Have we tried every way to see dark matter?
Dark matter is invisible to the naked eye but has no one exhausted using different ways of viewing, such as when one uses infra-red, ultraviolet light or spectrogram to examine things the naked eye can't see?
We put Stephen's question to dark matter expert Andrew Pontzen:
Andrew - Dark matter is this extra stuff that we think has to be in the universe. We really can't make sense of what we do see out there in the universe without supposing there is some extra stuff that we can't see. The reason that we think it's got to be there is by watching the way that stuff moves around perhaps most famously, the way that stars move around inside galaxies. They kind of whirl around inside their galaxies really fast. That tells us that something has to be making them whirl around that fast. We think it's the pull of gravity but the pull of gravity just wouldn't be strong enough from the stuff that you can actually see directly. So, we suppose it must be some extra stuff there that we just can't see.
Kat - This is basically the stuff that makes the maths of the universe work. This must be something balancing it up and you seem that's dark matter.
Andrew - Exactly, yeah. Galaxies is just one example I should say. There are load of examples where this extra stuff - you know, about 5 times more stuff than we can actually see. It just makes everything balance up much better.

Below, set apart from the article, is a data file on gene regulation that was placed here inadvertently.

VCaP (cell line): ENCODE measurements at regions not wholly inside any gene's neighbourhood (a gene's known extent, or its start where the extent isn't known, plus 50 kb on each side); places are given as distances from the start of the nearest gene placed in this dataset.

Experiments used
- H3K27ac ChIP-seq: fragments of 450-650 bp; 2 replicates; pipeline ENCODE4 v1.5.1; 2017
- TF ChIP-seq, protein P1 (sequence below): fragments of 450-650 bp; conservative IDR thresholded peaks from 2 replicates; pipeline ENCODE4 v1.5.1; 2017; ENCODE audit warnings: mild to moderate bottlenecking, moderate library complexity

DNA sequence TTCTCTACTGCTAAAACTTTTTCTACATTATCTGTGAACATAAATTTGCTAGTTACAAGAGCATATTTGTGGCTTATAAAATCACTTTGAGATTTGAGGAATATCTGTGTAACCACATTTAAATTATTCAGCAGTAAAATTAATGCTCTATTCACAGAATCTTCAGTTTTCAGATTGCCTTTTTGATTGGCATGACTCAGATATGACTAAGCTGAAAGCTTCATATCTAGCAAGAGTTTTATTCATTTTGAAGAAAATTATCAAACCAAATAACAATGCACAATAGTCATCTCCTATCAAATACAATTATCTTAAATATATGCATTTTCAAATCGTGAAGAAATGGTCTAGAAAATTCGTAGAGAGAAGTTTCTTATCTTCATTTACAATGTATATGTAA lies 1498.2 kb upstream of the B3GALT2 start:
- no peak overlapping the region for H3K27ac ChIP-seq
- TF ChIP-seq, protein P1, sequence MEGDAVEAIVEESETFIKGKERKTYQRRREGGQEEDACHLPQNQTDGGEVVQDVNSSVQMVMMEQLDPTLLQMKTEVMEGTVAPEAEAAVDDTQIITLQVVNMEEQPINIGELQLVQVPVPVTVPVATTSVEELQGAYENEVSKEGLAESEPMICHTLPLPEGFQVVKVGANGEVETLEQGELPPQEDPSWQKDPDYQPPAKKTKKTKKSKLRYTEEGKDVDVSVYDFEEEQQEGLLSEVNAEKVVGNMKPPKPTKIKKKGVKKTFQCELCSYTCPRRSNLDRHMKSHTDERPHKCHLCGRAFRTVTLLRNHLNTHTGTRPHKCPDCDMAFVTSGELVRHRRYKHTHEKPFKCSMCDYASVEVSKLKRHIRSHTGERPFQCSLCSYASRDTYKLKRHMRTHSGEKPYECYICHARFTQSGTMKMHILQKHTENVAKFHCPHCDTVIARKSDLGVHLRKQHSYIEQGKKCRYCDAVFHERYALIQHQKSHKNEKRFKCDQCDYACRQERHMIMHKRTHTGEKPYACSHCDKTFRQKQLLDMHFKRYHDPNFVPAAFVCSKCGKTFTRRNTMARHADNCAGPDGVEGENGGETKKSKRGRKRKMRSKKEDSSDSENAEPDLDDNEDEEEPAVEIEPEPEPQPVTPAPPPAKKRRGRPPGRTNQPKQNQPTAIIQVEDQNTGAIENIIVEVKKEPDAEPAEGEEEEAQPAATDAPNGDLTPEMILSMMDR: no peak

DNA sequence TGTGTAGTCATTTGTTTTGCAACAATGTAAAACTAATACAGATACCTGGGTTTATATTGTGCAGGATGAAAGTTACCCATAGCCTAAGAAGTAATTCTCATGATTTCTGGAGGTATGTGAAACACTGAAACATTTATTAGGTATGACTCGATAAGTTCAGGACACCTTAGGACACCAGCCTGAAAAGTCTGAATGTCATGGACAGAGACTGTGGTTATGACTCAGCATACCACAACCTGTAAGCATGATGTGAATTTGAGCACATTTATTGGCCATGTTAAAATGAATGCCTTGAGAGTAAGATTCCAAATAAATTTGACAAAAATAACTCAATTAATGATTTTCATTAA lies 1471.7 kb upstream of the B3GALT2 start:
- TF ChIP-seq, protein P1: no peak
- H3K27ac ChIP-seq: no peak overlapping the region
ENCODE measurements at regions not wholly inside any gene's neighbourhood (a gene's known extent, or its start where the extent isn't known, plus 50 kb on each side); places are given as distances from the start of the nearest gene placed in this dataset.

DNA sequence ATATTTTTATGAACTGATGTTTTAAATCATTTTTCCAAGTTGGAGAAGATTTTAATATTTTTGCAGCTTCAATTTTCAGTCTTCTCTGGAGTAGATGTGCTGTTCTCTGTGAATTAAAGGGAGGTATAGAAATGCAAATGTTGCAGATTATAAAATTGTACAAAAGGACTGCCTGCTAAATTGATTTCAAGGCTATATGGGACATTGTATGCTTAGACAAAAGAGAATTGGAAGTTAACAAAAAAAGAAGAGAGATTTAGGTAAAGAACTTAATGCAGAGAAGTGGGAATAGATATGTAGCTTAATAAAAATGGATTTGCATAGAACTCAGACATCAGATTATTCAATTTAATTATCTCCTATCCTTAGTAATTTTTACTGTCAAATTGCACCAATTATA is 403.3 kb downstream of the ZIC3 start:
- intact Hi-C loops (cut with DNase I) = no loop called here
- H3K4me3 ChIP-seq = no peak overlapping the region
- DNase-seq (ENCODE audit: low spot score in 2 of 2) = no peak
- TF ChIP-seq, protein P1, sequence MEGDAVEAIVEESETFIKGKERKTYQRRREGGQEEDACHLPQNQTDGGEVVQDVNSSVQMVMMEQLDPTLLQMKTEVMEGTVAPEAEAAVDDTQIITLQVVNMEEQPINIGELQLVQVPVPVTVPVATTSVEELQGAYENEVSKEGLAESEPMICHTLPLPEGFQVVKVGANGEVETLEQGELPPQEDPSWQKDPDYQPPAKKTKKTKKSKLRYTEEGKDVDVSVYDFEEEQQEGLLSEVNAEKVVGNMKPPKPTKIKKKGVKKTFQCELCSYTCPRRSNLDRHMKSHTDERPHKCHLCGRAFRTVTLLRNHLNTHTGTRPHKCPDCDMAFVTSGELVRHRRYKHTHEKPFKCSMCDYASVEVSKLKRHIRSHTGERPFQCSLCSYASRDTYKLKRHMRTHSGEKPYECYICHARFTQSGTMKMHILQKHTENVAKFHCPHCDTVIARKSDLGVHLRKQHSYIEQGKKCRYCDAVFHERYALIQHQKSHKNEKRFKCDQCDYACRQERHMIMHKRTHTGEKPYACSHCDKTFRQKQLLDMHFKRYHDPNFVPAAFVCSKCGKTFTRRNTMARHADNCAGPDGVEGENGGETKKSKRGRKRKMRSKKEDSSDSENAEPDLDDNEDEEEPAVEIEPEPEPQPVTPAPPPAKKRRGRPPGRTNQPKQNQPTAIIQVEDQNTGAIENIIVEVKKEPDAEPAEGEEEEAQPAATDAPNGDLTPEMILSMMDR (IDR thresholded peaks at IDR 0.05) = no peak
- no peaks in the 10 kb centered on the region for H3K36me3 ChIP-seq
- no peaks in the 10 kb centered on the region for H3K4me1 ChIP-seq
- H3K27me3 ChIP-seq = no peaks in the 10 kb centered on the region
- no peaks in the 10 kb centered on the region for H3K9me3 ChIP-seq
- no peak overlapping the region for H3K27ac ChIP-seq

Kat - So, why can't we see it? I mean clearly, it's dark. So, how would you see it?
Andrew - People have tried in many different ways. And so, the question I think was asking.
Kat - Have we exhausted all the ways of doing it?
Andrew - Yeah and I suppose the short answer is no, we haven't actually exhausted all the ways. We've looked pretty damn hard though. We've looked in many, many different types of light. So you have things like infrared light, microwave light, you have ultraviolet light. We have all these different types of lights. We have looked into all of those to see if we can see it and the answer is pretty uniformly no, but if our theories about what is dark matter are correct and we do have some ideas about what it might actually be then perhaps it should actually turn up. Occasionally, you might be able to see it in the form of gamma rays. So, gamma rays are very, very high energy type of light and that's where we think the best place to look is, and people have been trying to do this experiment. There are gamma ray telescopes which you can look into space with and they particularly look at the centre of our galaxy where we think there's a big concentration of dark matter.
Chris - Weren't people building a big dark matter detector deep underground though Andrew? The rationale being that if you build it along way underground in say an old goldmine kilometres down, the overlying rock is going to filter out lots and lots of radiation that might fool you into thinking you're detecting dark matter, making it easier to spot?
Andrew - That's absolutely correct. That's what we called direct dark matter detection. So, that's trying to find the actual particles, the bits and pieces that actually make up dark matter as they come through the Earth. But when we look in gamma rays, we're trying to see what we call dark matter annihilation. So, these particles actually colliding with each other and turning into energy in the form of light, this very high energy light, and we're looking to see that using these gamma ray telescopes.
Kat - But presumably, to answer our questioner, no one has seen it yet.
Andrew - Nobody has seen it yet. Some people say, maybe we've seen hints, but there's certainly nothing that everyone agrees on.